(MORE: Fallout From the Filibuster-Rule Change)

Defense-Bill Progress
The defense bill is the most likely major piece of legislation to pass this year, as leaders of the House and Senate Armed Services Committees announced on Monday afternoon that they had reached a nearly $633 billion deal. Congress has enacted an annual National Defense Authorization Act (NDAA) for the past 52 years, and a failure to come to a compromise on the issue of national security would have been a major target for those eager to name this Congress one of the worst. The agreement may dismay Senator Kirsten Gillibrand, Democrat of New York, and her allies in the Democratic leadership, as it does not include her language removing prosecution of sexual-assault crimes from the military’s chain of command. Gillibrand may now try to pass the amendment as a stand-alone bill. She told TIME that she was close to the filibuster-proof 60-vote threshold that guarantees passage in the upper chamber. The deal touts over 30 provisions or reforms to the Uniform Code of Military Justice related to combating sexual assault, including one that strips commanders of their authority to dismiss a finding by a court martial. Boehner supports the current NDAA agreement.

A Flurry of Nominations
While the future of legislative reform in health care, defense, agriculture and budget remains in doubt, President Obama should have a very effective December, when it comes to getting his picks for government confirmed. He has nominated three judges to the D.C. Circuit Court of Appeals, a Federal Reserve chairwoman, a director of the Federal Housing Finance Agency and a new chief for the Department of Homeland Security. The nominees will be on a new fast track paved by Senate majority leader Harry Reid, who in late November “went nuclear” by lowering the threshold from 60 votes to 51 for executive branch and non–Supreme Court federal-judge nominations. While Republicans cried foul, pointing out that the vast majority of President Obama’s nominees have been confirmed, Democrats countered that nearly half of all cloture motions ever filed have been made since Obama took office.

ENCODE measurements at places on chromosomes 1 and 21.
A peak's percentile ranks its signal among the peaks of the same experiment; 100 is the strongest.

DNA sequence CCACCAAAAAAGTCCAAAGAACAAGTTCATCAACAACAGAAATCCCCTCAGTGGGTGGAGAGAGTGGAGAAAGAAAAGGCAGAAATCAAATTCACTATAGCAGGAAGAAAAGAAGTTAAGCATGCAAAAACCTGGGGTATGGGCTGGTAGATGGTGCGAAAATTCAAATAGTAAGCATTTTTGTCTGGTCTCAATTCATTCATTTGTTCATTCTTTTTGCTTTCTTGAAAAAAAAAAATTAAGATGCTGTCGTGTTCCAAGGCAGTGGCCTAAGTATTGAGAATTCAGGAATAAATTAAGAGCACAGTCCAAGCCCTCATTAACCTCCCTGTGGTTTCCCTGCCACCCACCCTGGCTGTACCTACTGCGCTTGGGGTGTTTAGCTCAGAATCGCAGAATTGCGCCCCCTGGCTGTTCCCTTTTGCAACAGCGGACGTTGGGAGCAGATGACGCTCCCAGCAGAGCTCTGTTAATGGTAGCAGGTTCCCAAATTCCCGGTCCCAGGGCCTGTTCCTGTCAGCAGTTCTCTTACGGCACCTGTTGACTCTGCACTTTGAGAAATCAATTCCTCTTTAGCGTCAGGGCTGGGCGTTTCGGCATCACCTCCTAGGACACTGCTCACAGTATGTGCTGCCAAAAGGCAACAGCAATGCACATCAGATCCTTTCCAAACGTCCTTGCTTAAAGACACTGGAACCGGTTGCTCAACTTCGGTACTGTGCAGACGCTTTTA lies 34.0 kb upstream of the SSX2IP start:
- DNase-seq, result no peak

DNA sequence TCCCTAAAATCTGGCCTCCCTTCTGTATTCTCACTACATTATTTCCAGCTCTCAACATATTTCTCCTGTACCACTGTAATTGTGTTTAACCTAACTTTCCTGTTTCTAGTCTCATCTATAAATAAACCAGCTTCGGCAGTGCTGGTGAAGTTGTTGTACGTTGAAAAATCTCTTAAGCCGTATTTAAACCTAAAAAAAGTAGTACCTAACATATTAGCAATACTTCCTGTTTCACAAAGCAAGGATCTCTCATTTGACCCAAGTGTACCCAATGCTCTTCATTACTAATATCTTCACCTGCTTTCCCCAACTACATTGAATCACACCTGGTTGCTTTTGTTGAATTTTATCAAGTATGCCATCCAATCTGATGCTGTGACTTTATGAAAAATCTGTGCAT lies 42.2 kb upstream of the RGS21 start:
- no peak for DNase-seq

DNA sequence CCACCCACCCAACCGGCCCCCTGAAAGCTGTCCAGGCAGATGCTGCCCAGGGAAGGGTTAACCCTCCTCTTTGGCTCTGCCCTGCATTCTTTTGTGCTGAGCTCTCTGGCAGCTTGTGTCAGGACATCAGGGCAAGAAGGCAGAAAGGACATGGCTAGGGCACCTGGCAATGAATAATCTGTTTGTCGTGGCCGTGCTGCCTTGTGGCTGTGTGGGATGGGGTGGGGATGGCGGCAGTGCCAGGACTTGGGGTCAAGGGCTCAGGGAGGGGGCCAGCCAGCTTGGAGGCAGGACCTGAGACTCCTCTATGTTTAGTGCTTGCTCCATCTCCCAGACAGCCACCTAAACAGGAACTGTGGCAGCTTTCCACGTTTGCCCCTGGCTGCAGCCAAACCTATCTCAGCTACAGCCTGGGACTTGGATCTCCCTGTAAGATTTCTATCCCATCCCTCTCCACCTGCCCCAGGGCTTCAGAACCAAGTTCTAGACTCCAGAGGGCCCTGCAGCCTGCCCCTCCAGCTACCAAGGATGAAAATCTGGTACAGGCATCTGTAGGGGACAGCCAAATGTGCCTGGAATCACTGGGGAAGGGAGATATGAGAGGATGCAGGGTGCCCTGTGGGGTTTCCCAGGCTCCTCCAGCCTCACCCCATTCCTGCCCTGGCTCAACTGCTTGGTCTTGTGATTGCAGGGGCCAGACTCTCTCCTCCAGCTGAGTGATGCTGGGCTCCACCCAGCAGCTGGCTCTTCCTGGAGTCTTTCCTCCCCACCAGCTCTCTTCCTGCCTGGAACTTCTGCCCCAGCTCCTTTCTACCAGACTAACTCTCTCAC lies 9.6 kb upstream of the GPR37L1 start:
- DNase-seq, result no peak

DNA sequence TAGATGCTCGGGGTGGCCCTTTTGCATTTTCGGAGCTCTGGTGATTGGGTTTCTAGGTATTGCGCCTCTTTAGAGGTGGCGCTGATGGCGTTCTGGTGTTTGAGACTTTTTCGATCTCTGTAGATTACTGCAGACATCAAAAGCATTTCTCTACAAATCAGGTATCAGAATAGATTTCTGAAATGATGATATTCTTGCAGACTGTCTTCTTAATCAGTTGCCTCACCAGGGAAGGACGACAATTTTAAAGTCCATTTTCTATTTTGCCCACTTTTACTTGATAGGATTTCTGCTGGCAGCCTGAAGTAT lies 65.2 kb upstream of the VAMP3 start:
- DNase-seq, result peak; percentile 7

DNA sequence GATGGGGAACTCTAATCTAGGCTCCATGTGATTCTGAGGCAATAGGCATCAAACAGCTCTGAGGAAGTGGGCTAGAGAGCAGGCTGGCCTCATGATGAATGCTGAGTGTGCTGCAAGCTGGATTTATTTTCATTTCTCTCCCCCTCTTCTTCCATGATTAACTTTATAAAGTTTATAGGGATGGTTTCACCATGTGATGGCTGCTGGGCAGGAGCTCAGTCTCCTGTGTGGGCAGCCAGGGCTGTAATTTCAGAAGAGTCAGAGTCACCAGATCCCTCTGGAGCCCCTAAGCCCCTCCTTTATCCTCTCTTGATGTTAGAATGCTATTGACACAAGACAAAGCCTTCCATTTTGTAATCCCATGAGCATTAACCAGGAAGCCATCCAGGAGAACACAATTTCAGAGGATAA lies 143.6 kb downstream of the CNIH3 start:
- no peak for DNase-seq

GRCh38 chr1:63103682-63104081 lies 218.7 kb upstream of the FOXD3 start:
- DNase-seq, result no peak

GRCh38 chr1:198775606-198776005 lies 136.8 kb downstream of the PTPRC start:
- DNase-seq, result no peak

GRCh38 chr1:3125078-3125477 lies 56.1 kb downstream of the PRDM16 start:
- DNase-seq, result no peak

The Senate will begin the postnuclear era Tuesday as it considers Patricia Millett to be a judge for the D.C. Circuit Court of Appeals. When confirmed, Millett will turn the split court, which hears many of the most important cases involving the federal government, to the left.

MORE: Senate Republicans Opt for Guerilla Warfare in Postnuclear Era

20 comments
MrObvious
MrObvious

How do you spot lazy cods?


Always does everything in the last minute after having had so much time on their hands doing nothing. I'm not one to give credit to anyone for waiting until the very last second to do mundane tasks that's part of their job.